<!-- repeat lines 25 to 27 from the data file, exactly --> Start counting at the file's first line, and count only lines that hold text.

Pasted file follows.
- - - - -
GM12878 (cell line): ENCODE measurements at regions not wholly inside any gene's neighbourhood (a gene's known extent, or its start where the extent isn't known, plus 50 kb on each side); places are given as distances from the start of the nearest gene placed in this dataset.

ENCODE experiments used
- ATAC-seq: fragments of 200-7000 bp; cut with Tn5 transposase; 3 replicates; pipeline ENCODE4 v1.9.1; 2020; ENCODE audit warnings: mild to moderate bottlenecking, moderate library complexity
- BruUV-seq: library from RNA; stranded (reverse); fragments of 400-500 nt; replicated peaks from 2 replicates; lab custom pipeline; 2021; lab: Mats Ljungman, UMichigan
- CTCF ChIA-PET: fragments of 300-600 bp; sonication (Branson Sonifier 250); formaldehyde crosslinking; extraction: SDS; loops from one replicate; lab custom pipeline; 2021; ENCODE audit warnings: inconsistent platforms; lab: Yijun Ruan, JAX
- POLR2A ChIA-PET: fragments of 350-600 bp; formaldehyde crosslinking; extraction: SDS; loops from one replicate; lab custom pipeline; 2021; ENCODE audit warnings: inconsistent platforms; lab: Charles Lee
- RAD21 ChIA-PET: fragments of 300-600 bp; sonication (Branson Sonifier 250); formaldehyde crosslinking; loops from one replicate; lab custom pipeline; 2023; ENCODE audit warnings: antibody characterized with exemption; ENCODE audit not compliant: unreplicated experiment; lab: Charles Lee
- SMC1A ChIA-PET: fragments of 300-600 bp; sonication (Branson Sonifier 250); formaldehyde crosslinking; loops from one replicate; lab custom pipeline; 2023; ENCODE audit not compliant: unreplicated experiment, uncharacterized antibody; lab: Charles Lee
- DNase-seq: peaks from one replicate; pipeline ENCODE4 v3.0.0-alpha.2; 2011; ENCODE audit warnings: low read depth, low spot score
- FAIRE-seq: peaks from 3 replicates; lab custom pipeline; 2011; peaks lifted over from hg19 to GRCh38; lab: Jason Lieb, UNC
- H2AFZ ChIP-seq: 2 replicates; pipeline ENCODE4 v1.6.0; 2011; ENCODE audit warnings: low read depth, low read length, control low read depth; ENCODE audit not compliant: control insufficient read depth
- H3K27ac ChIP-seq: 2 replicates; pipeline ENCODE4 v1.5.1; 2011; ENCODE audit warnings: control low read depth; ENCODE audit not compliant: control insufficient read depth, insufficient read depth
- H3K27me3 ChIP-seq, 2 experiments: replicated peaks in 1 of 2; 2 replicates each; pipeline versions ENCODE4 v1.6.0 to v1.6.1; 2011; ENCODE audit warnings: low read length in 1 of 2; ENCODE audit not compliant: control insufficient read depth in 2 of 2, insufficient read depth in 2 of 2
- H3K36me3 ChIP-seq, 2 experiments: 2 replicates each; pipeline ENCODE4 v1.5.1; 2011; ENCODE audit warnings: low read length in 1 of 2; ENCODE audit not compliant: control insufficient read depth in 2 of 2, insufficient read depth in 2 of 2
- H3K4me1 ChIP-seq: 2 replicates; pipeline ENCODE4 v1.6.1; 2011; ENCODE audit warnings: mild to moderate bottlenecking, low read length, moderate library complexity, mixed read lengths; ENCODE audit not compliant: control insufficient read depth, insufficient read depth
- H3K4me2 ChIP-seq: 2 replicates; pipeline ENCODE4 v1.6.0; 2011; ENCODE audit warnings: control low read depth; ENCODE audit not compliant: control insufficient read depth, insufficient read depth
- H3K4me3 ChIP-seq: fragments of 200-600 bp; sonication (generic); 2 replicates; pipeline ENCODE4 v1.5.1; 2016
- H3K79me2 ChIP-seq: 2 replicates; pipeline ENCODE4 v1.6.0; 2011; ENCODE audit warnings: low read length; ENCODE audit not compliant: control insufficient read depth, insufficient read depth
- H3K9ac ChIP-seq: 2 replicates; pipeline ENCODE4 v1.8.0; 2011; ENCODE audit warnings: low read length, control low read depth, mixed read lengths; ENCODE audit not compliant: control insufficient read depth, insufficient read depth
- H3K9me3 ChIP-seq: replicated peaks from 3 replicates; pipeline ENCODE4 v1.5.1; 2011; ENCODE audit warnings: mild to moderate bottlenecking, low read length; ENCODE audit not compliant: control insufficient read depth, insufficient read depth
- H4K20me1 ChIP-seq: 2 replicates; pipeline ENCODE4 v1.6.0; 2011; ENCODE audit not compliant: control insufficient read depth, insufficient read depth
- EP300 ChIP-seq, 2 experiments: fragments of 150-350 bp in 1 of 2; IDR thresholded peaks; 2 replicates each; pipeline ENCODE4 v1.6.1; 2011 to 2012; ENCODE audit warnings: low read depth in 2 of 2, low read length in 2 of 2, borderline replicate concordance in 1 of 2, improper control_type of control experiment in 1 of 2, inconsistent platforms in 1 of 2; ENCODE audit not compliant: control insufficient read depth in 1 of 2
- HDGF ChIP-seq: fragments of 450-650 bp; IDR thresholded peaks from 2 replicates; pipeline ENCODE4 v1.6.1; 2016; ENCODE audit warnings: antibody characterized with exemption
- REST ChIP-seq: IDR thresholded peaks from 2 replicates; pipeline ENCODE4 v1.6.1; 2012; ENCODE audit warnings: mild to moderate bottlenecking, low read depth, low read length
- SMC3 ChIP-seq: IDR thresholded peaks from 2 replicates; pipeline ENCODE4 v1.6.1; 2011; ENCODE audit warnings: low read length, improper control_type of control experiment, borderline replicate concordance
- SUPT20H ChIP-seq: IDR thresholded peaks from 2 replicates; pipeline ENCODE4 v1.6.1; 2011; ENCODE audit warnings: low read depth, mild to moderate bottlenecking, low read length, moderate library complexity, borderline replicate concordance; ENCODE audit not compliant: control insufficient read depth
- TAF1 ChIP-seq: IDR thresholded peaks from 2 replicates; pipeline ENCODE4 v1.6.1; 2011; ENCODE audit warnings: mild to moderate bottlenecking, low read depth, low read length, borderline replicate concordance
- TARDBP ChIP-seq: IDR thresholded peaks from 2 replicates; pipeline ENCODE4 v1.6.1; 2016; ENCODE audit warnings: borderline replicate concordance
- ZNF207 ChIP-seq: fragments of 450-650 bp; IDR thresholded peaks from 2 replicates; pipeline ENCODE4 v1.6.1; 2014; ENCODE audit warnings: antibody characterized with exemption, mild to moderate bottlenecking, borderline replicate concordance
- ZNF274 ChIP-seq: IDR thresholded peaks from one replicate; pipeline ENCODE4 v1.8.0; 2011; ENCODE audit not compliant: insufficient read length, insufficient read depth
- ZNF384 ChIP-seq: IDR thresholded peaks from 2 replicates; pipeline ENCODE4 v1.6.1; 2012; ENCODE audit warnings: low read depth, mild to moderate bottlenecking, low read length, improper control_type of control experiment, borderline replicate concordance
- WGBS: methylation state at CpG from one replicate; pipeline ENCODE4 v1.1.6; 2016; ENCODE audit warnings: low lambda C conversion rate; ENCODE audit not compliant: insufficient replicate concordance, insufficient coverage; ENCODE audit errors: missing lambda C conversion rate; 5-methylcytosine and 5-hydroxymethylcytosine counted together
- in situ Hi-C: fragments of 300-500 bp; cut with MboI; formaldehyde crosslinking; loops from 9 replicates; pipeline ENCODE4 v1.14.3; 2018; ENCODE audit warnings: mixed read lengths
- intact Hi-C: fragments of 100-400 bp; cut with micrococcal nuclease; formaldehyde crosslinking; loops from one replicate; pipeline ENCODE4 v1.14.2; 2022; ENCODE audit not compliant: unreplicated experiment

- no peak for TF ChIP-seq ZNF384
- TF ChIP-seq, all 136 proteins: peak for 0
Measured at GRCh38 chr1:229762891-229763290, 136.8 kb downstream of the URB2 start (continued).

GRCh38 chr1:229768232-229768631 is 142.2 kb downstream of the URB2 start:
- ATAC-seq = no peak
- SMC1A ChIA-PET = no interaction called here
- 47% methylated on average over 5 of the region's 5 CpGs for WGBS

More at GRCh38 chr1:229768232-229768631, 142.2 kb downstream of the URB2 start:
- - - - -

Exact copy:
- SMC3 ChIP-seq: IDR thresholded peaks from 2 replicates; pipeline ENCODE4 v1.6.1; 2011; ENCODE audit warnings: low read length, improper control_type of control experiment, borderline replicate concordance
- SUPT20H ChIP-seq: IDR thresholded peaks from 2 replicates; pipeline ENCODE4 v1.6.1; 2011; ENCODE audit warnings: low read depth, mild to moderate bottlenecking, low read length, moderate library complexity, borderline replicate concordance; ENCODE audit not compliant: control insufficient read depth
- TAF1 ChIP-seq: IDR thresholded peaks from 2 replicates; pipeline ENCODE4 v1.6.1; 2011; ENCODE audit warnings: mild to moderate bottlenecking, low read depth, low read length, borderline replicate concordance